Keeping Score

The NFL’s Thrilling Playoff Weekend: Did Fear Cost Peyton Manning?

Denver coach John Fox should have taken a shot to win the game in regulation. After all, Matt Ryan and the Falcons pulled it off.

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Dustin Bradford / Getty Images Sport

Peyton Manning during the AFC Divisional Playoff Game at Sports Authority Field at Mile High on January 12, 2013 in Denver.

On Sunday afternoon, amidst all the disbelieving Tweets about Atlanta’s stunning 30-28 victory over the Seattle Seahawks, one stood out, from New York Post sports columnist Mike Vaccaro. He wrote: “Whatever criticism John Fox endured yesterday? He should get twice as much now. Ryan did what Fox wouldn’t allow Peyton to do.”

If you weren’t attached to your couch all weekend watching the four NFL divisional round playoff games — and really, it’s the best football weekend of the year, with the top eight teams in the NFL all trying to advance — we’ll explain. On Saturday night, the inexplicable happened. The Denver Broncos held a 35-28 lead over the Baltimore Ravens with 42 seconds left: all Denver had to do was sit back in the prevent defense and, you know, prevent the Ravens from scoring a game-tying touchdown.

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But Denver safety Rahim Moore forgot to fall all the way back, and misjudged his jump on Baltimore quarterback Joe Flacco’s long throw, like a centerfielder with a bad beat on a fly ball. “The season ended on me,” Moore said afterwards. The pass fell into the hands of Jacoby Jones, who scored on a 70-yard touchdown, to tie it up. Sports Authority Stadium, home of the Broncos, fell silent. People in their living rooms screamed. I fell on the floor.

Tie game. But 31 seconds still remained. Denver had two timeouts, and the ball at its own 20. Broncos quarterback Peyton Manning is one of the best of all-time. Two or three quick completions, and Denver would be in field goal range.

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Denver coach John Fox, however, decided to sit on the ball, and head for overtime — where Manning threw an interception that set up Baltimore’s game-winning field goal. “Thirty seconds, it’s hard to go the length of the field, some bad stuff can happen — as you saw at the end of the game,” Fox said afterwards. But bad things can happen when you walk down the street. If Denver took a shot, and Manning fumbled or threw an interception or whatever, sure, that’s a bad thing. But it’s not a bad decision. Putting the game in the hands of a Hall of Famer is common sense.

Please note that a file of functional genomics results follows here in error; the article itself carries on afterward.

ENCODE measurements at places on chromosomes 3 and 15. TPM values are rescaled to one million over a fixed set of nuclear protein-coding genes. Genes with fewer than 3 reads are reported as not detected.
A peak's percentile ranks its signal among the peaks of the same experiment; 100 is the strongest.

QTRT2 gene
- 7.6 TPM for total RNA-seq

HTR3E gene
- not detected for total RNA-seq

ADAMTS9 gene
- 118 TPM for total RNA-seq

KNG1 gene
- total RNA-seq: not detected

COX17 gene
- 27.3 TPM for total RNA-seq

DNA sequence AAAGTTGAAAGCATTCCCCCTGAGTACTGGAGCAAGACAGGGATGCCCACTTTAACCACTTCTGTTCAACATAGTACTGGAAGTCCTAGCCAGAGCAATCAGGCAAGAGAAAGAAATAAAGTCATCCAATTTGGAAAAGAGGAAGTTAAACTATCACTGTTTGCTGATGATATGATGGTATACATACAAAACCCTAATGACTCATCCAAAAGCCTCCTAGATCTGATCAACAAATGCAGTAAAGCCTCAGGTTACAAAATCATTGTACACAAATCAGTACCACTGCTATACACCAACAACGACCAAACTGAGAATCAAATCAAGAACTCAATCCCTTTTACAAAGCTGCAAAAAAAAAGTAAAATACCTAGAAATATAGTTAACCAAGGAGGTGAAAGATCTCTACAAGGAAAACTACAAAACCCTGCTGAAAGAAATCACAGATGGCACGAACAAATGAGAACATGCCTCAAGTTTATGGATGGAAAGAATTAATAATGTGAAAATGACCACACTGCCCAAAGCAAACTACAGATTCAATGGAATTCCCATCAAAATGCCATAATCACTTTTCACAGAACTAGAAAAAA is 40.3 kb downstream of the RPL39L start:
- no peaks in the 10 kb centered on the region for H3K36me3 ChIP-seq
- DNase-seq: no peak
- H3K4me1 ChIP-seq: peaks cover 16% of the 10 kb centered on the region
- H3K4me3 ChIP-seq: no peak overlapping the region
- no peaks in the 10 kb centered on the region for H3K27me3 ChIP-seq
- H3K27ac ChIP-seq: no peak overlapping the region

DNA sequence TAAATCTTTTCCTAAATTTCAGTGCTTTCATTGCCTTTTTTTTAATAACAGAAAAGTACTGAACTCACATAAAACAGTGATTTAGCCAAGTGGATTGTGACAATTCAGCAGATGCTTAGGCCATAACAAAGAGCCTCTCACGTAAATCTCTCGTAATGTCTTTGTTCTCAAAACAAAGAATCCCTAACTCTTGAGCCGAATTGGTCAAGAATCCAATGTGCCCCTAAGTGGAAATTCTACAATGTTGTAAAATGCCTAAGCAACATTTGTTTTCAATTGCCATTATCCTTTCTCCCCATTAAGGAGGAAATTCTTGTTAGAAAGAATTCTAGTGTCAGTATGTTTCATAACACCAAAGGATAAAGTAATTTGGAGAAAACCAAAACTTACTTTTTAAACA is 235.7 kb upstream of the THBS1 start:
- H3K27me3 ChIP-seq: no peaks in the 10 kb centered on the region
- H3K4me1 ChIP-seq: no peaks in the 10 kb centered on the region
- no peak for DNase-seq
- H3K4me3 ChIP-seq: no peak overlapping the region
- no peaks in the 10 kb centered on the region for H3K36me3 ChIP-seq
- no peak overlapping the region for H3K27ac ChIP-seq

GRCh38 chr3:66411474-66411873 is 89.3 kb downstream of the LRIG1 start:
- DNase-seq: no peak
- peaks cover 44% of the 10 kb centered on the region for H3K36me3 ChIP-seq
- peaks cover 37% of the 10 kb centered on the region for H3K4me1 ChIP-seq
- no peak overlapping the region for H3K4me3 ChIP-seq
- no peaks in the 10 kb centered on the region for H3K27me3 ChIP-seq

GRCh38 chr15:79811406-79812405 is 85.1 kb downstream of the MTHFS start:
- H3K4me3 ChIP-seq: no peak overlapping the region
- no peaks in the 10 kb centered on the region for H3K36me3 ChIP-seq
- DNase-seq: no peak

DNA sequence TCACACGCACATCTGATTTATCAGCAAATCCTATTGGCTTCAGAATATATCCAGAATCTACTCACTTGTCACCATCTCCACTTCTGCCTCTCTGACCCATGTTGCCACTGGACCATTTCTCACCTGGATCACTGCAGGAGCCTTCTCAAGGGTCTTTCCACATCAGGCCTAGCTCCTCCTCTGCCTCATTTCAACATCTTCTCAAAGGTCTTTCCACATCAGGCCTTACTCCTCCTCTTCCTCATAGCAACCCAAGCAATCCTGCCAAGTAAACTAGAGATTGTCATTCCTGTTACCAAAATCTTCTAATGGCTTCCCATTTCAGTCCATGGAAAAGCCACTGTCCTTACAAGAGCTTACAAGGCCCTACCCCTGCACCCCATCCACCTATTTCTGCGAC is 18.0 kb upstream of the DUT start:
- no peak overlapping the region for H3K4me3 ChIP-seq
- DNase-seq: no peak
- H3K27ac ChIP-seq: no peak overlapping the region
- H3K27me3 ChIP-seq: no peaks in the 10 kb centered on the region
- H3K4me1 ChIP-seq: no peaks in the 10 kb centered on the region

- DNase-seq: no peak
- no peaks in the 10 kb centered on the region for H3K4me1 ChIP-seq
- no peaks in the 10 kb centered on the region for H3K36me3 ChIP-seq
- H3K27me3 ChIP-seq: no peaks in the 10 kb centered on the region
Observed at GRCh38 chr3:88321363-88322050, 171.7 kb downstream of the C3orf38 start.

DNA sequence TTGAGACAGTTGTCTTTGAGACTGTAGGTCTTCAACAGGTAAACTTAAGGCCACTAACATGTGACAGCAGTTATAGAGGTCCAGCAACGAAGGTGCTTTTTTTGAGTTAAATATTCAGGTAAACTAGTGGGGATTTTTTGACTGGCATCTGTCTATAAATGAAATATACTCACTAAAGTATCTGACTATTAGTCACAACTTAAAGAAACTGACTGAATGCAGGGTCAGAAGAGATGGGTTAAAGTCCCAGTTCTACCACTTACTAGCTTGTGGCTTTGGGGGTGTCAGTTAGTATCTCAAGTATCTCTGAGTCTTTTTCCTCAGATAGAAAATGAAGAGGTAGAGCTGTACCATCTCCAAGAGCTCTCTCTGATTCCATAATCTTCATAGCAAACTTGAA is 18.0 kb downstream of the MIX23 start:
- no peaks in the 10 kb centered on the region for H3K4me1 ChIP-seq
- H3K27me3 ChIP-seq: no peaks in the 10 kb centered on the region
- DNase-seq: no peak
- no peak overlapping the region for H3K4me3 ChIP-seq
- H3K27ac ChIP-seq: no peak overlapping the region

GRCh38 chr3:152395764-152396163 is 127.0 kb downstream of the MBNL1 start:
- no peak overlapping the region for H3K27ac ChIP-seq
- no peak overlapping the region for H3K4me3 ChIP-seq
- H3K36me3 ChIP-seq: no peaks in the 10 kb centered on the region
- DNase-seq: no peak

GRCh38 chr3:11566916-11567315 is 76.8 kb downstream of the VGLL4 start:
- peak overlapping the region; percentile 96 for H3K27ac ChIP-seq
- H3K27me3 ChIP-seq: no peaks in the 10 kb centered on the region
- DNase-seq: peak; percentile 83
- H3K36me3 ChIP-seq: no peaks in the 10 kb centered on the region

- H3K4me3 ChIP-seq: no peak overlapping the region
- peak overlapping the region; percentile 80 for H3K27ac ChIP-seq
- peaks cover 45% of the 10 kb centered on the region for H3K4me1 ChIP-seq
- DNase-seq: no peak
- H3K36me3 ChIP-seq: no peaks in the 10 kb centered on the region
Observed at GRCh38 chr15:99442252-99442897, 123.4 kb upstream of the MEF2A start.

After all, if Matt Ryan can pull it off, so can Peyton Manning. Ryan’s Falcons had the ball at their own 28, trailing 28-27 with 25 seconds left, needing to advance into field goal range to pull out a game they led 20-0 at halftime. Sure, Atlanta was losing, and thus needed to advance the ball: as the top overall seed in the NFL, a loss would have devastated the franchise, and Ryan, considering that he entered the game on the back of three previous playoff defeats.

But as Vaccaro noted, the circumstance was similar to Denver’s: pass, pass, field goal. And that’s exactly what Ryan did, completing two passes downfield to set up Matt Bryant’s 49-yard do-or-die try. Seahawks coach Pete Carroll gave Atlanta a gift: he called timeout right before Bryant kicked, to “ice” him. The Falcons played through the whistle, however, and Bryant missed it. He got a mulligan — and nailed it. Atlanta won the game.

If Fox took a shot in the Denver-Baltimore game, there’s no guarantee Manning would have matched Ryan’s clutch performance. But we’ll never know, and that stinks. Peyton Manning’s window is closing: who knows how many more playoff shots he will get? So Baltimore travels to New England in the AFC championship game, and Atlanta hosts San Francisco, who beat Green Bay 45-31 behind the dazzling play of quarterback Colin Kaepernick, who started the season on the sidelines, as a backup. By the end of his first ever playoff game, he’d rushed for a quarterback-record 181 yards and had two touchdowns of his own.

It’s time for championship Sunday. Let’s hope no one plays scared.

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